Before last week, I’d
never made an Empire/Regency dress. Imagine that. I love the period, but for
some reason I felt intimidated by them, which is funny, as I’ve made lots of
far more advanced and complicated things. Mind, I have made a shortgown, which
is basically the same thing, only, well, shorter. But I’m rambling.
Picture by Pernilla Leijonhufvud
Recently I was invited
to attend a small event at a local museum, and though I could have whipped up a
petticoat to use with said shortgown, I really wanted a dress. I had a cotton
fabric with an almost handwoven look to it that I wanted to use. That would
work well, as I wanted to portray the housekeeper of the middle class house we
were to be in. The stripes reminded me of the ones in ordinary Swedish women's extant dresses from the period. They were quite often made from linen/wool, but cotton is also represented.
two problems: the fabric only measured 150x210 cm, and I only had one week in
which to make the dress. That’s one week where cutting, fitting and sewing had
to be completed around all the things stay at home parents of little children
I used the pattern I
drafted for the shortgown as a starting point, but changed it into a drop
front. And then it was the cutting. I only had two rather short skirt lengths
of fabric, and both bodice and sleeves had to come from the two pieces on
either side of the shaped front skirt panel. As it is cold this time of year, I
wanted long sleeves, or things would have been much easier. This is indeed a
little sister of The Insanely Pieced Dress I made a few years ago:
The bodice back is
made from two pieces, picture of that further down. The bodice fronts are
made from 4 pieces each:
The bodice “bib” is
made from three pieces:
The sleeves are made
from 4 and 6 pieces respectively, not counting the bias strips at the wrists:
In the end these are all the scraps that were left:
Naturally I hand sewed
the dress, using waxed linen thread (unbleached where it wouldn’t show, and
brown for the rest) and period stitches. I lined the bodice and sleeves of the
dress with unbleached linen. I might not have lined the sleeves had not all
that piecing in them needed some protection from wear.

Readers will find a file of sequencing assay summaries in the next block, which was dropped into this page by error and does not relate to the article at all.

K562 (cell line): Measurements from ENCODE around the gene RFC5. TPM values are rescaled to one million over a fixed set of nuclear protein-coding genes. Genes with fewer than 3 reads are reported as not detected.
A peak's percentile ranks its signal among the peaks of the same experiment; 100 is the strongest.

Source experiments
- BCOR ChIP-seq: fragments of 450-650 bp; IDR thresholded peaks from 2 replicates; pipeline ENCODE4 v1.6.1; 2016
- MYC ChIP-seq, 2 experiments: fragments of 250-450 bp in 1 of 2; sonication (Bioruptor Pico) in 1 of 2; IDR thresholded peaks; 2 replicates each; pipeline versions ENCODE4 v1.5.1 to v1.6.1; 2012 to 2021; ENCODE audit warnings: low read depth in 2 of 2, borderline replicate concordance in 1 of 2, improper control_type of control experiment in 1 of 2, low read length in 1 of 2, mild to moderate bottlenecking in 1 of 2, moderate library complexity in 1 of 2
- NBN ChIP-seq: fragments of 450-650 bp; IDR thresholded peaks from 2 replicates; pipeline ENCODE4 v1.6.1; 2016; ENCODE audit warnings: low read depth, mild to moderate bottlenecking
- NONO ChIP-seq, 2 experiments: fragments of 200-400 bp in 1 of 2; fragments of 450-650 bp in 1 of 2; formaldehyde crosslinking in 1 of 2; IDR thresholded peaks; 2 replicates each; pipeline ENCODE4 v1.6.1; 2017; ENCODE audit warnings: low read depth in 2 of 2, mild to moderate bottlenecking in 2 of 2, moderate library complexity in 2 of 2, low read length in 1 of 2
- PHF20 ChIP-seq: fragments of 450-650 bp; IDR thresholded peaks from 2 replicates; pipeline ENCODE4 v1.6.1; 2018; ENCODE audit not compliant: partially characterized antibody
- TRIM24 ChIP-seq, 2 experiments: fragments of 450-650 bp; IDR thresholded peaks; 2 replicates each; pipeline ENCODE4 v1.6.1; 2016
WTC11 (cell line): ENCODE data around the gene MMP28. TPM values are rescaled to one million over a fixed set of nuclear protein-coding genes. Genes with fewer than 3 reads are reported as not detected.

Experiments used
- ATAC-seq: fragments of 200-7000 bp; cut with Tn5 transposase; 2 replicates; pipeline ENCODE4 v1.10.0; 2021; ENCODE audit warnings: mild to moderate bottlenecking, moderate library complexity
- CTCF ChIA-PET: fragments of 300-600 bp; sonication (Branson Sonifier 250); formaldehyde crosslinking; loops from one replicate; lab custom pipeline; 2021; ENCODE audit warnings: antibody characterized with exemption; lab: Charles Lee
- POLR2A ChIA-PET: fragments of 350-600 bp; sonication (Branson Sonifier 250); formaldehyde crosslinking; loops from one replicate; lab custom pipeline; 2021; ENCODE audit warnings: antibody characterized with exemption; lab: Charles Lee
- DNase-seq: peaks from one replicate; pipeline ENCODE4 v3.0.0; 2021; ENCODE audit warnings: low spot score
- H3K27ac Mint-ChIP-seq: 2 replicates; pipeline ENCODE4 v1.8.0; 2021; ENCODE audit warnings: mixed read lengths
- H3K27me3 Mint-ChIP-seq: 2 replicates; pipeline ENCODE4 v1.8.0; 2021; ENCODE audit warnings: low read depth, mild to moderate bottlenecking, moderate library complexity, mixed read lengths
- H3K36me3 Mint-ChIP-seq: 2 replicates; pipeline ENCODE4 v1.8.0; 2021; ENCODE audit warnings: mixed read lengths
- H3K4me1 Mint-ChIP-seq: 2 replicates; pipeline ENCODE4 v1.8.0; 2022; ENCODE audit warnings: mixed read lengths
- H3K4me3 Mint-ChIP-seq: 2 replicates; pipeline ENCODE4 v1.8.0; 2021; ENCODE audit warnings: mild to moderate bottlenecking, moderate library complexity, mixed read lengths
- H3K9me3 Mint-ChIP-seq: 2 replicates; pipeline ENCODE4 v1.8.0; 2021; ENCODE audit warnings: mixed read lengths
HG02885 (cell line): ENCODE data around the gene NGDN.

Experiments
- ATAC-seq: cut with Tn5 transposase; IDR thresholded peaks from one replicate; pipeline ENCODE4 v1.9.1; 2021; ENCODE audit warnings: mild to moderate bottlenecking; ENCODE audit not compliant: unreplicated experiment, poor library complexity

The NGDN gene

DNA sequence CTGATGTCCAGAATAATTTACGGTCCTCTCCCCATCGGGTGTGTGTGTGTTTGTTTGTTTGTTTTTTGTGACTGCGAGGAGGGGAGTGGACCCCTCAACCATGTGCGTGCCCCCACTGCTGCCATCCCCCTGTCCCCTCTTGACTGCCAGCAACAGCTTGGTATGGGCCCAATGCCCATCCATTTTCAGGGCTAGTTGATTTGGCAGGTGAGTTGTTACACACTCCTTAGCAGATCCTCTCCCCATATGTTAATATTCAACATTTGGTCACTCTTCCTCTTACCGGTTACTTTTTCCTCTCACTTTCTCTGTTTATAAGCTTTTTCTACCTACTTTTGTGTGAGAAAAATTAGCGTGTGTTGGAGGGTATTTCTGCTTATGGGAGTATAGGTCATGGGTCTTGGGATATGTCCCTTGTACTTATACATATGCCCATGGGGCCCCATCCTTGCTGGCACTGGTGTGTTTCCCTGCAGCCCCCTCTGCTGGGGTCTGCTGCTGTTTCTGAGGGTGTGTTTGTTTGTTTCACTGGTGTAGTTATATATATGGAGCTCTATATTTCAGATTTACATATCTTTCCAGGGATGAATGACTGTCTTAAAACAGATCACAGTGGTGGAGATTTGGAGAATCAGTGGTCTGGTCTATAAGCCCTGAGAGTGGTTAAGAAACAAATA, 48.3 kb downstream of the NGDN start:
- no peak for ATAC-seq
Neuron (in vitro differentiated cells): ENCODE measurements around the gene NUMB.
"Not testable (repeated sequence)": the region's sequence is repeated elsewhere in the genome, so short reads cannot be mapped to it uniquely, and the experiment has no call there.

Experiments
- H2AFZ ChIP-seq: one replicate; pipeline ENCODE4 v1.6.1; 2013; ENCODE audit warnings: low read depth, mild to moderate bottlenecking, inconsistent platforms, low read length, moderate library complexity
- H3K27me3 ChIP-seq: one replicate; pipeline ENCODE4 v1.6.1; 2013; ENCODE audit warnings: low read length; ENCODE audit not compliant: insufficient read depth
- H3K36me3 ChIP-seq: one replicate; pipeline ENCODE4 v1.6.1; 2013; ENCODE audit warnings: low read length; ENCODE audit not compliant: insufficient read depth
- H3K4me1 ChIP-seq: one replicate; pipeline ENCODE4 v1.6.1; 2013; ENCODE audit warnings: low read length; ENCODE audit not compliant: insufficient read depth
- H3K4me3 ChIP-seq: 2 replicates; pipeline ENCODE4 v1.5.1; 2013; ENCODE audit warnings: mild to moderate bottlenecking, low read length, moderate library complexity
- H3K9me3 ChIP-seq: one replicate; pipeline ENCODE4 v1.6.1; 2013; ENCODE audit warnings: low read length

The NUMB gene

I did my best to make
the direction of the stripes follow the bodice as seen in extant dresses, and am rather happy with how it came out.
The bib is pinned in place with reproduction brass pins. I put a pleat near each end
of the bib to make it shape itself around the bust nicely. I still haven’t
decided if I’ll stitch them down to make darts or leave them as they are.
The sleeves are
pleated at the back of the shoulders, and are full enough at the wrists to pull
on without any closures. A tuck at the elbow (seen above in the picture of the piecing) provide a little extra room for
movement. The bias strips are decorative, but their primary function is adding well
needed length. The sleeves are still slightly too short, but they will do.
The skirt is smooth in front, and the ties on the front
part of the skirt runs through stitched bars by the back seams, and then ties
in front, under the skirt.
The skirt is cartridge pleated in the back. A small pad prevents the
skirt falling in at the small of my back, and also supports the ties of the
skirt front and any apron that might be worn. I added tapes to the inside of
the bodice back to tie in the front, as I didn’t think the bodice lining did a
good enough job to keep the bodice back tight to the body. The fine white
cotton ties are too fine for this kind of dress – it was still a rather fancy
material here in Sweden – but it’s what I had at hand. At least they won’t
I faced the skirt hem
with a cotton/linen tape I wove a couple of years ago – facings are brilliant
when you don’t really have any skirt length to sacrifice on hems, and it’s a period
way to finish them. The tape too is pieced – it was initially used as 18th
century style ties in a hobbit skirt, and are in four pieces.
In the end I managed
to get the dress wearable in time for the event, if not completely finished,
hence the mitts in some of the pictures - the sleeves were not yet hemmed. Now
however, it’s all done!
Picture by Pernilla Leijonhufvud
I really like how it
came out, and enjoy wearing it. Now I'm really keen to make more Empire dresses. The pictures with the mitts are from the event at the museum, the ones without were taken today, when the weather finally allowed me to document the finished dress.
I haven’t had time to
participate in the HSM for a while, but this dress fit the last challenge of
The Challenge: # Re-Do
What Challange/s are you re-doing?:
# 2 Blue (the dress has a lot of blue in it), # 3 Stashbusting (everything came
from my stash), # 5 Practicality (it is very much a dress to work in), #6 Out
of Your Comfort Zone (first time making a dress of this period), # 10 Sewing
Secrets (lots of almost invisible piecing).
Fabric: Rather heavy weight, plain
weave cotton and linen.
Pattern: My own.
Notions: Two kinds of linen thread,
three kinds of cotton or cotton/linen tape, cotton batting.
How historically accurate is it?
Pretty much. Materials, pattern and sewing is rather good.
Hours to complete: Difficult to say…
estimated somewhere between 25-30 – the piecing took quite a bit of time to get
First worn: For a small museum event
Total cost: Nothing at this time, as
everything came from my stash. The main fabric and the brown linen sewing
thread were originally a gift, the linen fabric was left over from a previous
project, and two of the tapes were recycled from other clothes.